COLUMBIA, S.C. — South Carolina and Clemson each finished 11-2 this season, both had bowl victories over quality opponents, and it would take the wisdom of Solomon to decide which team had the better season.
The debate rages on between the schools' fans, not to mention the coaches.
Granted, South Carolina beat Clemson head-to-head, which probably gives the Gamecocks the edge, but it wouldn't be a total surprise if Clemson's Orange Bowl triumph over Ohio State is enough to vault the Tigers ahead of their bitter instate rival in the final standings.
Even if it doesn't, the schools will likely be close enough in the final rankings for the debate to continue.
Clemson fans are claiming their BCS triumph, the only one in history by a school from the state of South Carolina, as clear evidence of a superior season.
South Carolina fans view Clemson's presence in a BCS bowl more as a flaw in the system that allowed the Tigers to benefit from being in a weaker conference (ACC) than the SEC.
The Gamecocks point to their 31-17 triumph over the Tigers, and their current five-game winning streak against their archrival as clear evidence of superiority.
Perhaps the fans of the two schools would have gone about their business, each enjoying the success of their respective seasons without sniping at the other.
South Carolina coach Steve Spurrier made sure that wouldn't happen.
After the Gamecocks beat Wisconsin in the Capital One Bowl, Spurrier couldn't help but fire a small salvo at their in-state rival.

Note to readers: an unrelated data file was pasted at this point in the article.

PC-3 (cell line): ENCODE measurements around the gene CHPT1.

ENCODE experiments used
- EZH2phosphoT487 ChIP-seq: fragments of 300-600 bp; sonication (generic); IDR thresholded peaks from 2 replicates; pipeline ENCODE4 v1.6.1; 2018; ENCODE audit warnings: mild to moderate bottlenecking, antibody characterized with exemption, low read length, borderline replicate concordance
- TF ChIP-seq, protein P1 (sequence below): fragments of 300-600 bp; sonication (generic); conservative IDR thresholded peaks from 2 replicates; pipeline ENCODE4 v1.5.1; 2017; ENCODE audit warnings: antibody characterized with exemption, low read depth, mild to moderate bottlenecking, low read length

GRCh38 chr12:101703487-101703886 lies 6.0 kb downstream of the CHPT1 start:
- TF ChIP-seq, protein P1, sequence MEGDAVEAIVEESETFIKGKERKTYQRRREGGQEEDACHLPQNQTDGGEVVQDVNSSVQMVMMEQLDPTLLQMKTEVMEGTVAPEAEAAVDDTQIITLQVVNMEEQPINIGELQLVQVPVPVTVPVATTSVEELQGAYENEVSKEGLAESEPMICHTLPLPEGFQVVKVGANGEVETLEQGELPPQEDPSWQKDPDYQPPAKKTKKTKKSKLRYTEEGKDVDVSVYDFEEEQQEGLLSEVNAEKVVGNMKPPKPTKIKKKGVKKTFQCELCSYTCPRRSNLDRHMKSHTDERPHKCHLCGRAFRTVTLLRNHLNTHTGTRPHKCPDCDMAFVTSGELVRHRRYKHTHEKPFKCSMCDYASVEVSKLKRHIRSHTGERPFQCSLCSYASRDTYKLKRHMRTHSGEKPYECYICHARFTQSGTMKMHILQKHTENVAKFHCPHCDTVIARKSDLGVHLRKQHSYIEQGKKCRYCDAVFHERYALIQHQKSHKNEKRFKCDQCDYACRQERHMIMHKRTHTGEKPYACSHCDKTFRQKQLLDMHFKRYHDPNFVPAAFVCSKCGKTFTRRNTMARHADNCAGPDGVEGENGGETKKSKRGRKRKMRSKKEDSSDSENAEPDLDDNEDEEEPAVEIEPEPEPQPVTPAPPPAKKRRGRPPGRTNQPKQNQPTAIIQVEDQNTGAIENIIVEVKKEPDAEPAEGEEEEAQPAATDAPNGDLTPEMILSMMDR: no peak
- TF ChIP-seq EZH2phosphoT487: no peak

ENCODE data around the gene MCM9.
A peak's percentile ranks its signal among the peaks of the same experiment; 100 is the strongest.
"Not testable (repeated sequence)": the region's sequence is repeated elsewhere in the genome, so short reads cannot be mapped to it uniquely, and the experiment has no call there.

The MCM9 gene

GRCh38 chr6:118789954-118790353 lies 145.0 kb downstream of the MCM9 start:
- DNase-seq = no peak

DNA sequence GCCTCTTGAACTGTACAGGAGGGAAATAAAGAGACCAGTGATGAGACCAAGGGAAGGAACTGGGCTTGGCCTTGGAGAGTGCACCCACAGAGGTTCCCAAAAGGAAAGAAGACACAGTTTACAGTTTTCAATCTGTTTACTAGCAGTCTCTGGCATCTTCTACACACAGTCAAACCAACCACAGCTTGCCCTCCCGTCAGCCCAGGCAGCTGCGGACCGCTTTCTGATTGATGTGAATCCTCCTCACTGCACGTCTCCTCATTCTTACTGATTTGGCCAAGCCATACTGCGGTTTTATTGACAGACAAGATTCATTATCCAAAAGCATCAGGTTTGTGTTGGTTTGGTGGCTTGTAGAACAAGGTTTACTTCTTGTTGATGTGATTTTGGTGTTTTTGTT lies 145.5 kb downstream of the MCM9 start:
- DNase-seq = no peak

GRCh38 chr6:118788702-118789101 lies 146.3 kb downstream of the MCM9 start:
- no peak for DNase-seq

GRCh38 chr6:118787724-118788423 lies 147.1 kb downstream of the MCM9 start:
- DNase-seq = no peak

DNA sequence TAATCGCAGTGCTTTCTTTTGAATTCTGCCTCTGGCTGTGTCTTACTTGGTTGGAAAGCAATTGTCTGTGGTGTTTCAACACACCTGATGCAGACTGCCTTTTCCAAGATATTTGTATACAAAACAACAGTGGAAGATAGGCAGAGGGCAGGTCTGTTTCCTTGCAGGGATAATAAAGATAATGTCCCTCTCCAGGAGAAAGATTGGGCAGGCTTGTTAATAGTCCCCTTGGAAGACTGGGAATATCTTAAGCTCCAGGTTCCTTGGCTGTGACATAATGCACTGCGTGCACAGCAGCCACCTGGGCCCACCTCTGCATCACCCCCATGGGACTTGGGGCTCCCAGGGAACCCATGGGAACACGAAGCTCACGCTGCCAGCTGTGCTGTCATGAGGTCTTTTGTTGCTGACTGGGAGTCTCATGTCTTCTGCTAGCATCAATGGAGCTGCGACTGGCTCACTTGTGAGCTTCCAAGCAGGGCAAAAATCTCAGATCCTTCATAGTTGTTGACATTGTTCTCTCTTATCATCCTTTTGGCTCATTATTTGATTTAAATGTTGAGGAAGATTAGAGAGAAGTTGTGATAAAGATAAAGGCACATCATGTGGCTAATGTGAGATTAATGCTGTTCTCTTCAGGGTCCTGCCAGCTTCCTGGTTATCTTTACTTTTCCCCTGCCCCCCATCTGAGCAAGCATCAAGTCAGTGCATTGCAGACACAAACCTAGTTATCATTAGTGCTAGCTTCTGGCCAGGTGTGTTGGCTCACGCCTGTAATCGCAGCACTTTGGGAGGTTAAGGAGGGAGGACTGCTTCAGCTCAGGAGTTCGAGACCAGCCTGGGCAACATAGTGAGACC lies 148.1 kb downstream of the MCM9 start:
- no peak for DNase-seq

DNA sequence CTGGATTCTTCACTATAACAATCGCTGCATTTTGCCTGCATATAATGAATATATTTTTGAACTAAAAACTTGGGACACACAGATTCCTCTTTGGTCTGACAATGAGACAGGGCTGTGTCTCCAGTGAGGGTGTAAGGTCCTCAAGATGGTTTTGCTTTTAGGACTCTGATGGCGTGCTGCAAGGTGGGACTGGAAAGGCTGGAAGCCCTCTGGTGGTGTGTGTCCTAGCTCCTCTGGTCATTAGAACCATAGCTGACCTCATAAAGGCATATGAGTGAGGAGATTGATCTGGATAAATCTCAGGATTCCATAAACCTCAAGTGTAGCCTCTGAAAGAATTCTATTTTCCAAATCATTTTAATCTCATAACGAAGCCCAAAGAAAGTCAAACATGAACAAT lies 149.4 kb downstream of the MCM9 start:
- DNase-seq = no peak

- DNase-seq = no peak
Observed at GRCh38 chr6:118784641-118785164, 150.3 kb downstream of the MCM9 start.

Taking note of the fact that South Carolina has won two out of the last three Capital One Bowls, Spurrier added, "and that state championship ain't bad either."
Clemson coach Dabo Swinney simply couldn't let that go.
After the Tigers beat the Buckeyes, Swinney countered.
"We're the first team from South Carolina to ever win a BCS Bowl," Swinney said, via Kevin McGuire of College Football Talk.
But Spurrier wasn't through.
In a follow-up story, via Connor Tapp of SB Nation (h/t The Atlanta Journal-Constitution), Spurrier threw out the ACC as the weaker conference argument and also marveled at the fact that Swinney didn't mention the obvious—Clemson's national championship in the Orange Bowl in 1981.
The reason is clear. Swinney's ego. The national championship and the majority of the Tigers' accolades occurred before he got to Clemson, and his 1-5 record against Spurrier seems to bother him worse than it does the Clemson faithful.
Swinney had to find something that happened on his watch that he could boast about.
If that's his best shot, Swinney is likely to keep losing to Spurrier off the field as well as on it.